Thursday, September 15, 2011

Wisconsin's Unique Opportunity to Get It Right

Wisconsin stakeholders are talking about instituting medical networks into their state workers' compensation system.

They have the benefit of learning from the trend setting states about what to do and what not to do with medical networks.

In theory, a workers' compensation medical network should provide efficiencies, and therefore savings.

The mistake that medical networks make in the context of work comp though is that their model of savings is based on the cost of individual procedures. Doctors feel cheated because what they know they need to do can not bring income through the door, and thus cost shifting to procedures with a higher reimbursement rate occurs.

The perverse effect of course is that savings aren't realized and medical networks just become another bureaucratic hassle with increased paper work and decreased function.

The first step to designing medical networks in a work comp setting should be to understand and measure a) all of the cost components of providing treatment and b) understanding and measuring health outcomes (note I said "health" outcomes, because while the physician may be able to release a patient for return to work there are way too many factors outside the doctor's control that impact actual return to work).

I briefly went over this process in my post about TDABC.

Karen Wolfe, President and CEO of MedMetrics, coincidentally argues essentially the same point in her blog posted.

She notes: "the strategy of discount networks is to contract with as many providers as possible, then measure success based on network utilization, penetration, and total discounts. More network utilization produces more discounts and reported 'savings'. Moreover, the discount network strategy relies on the presumption of medical excellence and perfect moral integrity among providers, along with knowledge of the unique characteristics of Workers’ Comp."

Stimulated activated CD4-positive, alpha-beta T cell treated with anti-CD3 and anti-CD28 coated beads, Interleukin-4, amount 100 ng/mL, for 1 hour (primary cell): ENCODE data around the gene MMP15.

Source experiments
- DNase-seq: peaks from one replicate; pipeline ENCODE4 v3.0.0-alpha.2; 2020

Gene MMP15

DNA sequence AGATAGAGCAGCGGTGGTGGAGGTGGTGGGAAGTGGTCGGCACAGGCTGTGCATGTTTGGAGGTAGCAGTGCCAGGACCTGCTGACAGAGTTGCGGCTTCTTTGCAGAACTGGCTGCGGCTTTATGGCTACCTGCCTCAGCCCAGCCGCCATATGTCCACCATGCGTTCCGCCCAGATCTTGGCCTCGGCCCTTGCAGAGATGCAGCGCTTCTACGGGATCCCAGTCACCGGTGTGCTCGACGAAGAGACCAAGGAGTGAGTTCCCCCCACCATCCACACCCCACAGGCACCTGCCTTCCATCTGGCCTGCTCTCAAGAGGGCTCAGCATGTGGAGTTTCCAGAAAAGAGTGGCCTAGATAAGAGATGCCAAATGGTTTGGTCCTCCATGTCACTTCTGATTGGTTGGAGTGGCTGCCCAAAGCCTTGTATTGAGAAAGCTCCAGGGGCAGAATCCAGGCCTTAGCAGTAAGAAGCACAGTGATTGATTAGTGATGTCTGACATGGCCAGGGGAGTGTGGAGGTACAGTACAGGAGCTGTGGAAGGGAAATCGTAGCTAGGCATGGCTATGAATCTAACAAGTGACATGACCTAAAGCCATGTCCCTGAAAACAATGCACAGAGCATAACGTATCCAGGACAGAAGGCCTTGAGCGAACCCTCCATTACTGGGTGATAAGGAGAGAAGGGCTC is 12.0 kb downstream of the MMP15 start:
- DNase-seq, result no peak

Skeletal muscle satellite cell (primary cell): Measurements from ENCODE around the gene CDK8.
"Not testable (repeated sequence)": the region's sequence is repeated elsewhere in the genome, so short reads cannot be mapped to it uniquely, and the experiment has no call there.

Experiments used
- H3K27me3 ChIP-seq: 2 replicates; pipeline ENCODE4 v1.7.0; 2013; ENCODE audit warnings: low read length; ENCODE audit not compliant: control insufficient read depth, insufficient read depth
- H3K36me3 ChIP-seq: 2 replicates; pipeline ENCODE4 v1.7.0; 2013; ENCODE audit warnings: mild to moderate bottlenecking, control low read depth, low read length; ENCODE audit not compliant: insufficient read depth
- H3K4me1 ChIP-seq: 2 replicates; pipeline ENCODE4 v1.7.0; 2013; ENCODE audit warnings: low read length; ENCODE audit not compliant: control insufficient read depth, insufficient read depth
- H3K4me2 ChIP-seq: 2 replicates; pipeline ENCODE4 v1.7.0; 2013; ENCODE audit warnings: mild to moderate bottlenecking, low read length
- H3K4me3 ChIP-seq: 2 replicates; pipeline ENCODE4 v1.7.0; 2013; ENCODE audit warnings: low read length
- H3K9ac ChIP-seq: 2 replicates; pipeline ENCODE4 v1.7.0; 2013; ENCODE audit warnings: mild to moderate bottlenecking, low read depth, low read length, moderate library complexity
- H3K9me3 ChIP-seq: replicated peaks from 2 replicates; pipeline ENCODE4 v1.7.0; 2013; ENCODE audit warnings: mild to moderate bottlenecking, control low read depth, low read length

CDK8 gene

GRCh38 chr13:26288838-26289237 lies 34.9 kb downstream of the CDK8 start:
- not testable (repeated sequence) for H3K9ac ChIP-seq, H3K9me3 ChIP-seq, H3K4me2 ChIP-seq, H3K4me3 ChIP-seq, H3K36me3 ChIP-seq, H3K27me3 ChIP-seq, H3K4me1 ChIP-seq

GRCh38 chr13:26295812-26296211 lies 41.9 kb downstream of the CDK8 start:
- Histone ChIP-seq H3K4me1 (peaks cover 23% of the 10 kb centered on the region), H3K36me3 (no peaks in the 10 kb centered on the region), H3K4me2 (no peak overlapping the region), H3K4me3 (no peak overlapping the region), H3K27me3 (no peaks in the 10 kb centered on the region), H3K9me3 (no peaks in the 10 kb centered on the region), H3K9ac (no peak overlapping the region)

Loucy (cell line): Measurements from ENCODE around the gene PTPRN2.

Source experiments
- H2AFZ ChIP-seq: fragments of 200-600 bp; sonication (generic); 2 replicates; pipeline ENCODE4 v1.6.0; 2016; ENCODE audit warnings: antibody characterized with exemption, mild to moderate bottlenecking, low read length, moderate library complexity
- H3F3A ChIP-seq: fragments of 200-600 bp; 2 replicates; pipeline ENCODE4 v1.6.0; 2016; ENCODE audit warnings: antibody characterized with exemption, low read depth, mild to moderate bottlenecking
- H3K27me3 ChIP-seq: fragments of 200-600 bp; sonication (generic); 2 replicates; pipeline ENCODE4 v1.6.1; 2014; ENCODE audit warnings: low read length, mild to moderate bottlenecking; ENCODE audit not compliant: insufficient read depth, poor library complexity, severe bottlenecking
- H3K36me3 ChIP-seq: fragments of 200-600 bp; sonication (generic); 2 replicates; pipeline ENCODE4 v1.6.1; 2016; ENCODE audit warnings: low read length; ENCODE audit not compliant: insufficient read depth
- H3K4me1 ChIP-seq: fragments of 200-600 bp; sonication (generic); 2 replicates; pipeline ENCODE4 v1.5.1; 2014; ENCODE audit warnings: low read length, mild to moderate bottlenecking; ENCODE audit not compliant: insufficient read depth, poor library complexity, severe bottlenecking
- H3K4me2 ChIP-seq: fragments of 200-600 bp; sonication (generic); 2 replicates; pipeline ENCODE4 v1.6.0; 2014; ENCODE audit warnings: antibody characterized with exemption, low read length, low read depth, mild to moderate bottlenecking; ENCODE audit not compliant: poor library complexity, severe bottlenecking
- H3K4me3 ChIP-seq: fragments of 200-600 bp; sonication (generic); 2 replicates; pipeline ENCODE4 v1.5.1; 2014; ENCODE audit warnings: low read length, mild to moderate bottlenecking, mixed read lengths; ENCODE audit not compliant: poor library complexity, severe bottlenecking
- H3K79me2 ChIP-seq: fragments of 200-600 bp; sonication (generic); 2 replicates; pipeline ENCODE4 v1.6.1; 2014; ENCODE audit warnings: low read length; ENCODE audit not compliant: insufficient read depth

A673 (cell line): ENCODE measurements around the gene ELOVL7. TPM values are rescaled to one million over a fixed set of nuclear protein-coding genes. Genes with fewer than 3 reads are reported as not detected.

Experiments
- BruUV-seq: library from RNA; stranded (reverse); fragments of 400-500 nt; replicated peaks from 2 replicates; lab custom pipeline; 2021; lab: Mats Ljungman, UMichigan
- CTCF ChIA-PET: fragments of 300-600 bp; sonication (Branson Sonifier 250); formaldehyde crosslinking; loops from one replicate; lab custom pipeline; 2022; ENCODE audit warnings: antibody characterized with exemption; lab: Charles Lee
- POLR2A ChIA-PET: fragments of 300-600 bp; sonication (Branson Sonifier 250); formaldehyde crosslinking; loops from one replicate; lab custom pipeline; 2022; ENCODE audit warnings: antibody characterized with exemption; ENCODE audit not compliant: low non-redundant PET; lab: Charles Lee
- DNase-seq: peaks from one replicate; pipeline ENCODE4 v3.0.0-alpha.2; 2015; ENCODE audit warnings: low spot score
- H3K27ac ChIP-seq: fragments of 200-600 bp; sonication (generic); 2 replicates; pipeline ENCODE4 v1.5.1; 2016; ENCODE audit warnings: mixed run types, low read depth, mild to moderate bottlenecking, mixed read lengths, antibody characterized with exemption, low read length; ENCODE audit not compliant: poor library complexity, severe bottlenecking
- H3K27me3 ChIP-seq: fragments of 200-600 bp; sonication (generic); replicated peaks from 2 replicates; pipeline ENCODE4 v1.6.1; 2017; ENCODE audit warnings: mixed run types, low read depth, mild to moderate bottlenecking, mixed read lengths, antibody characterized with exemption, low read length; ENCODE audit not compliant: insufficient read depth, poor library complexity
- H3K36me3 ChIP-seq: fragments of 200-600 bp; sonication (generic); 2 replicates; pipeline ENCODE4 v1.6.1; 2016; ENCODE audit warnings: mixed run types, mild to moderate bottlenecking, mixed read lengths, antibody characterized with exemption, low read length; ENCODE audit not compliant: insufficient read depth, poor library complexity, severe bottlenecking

The discount strategy model of most networks that Wolfe notes are based on elements that don't coincide in the real world.

Wisconsin has a very unique opportunity, if stakeholders are truly interested in a performance based medical reward system, to design laws that encourage networks and physician practices to a) understand what the TOTAL cost of treatment is for any given diagnosis, b) pay for treatment on the totality of services, NOT on a discounted per procedure basis, and c) agree on what the expected health outcome should be with rewards for hitting that goal.

I urge anyone that is involved in the medical care component of workers' compensation, in particular those on the negotiating table right now in Wisconsin, to become familiar with the works of Kaplan and Porter at Harvard Business School (one example here). Smart people have figured out how to measure both costs and outcomes. We can use these lessons in the design of work comp networks.

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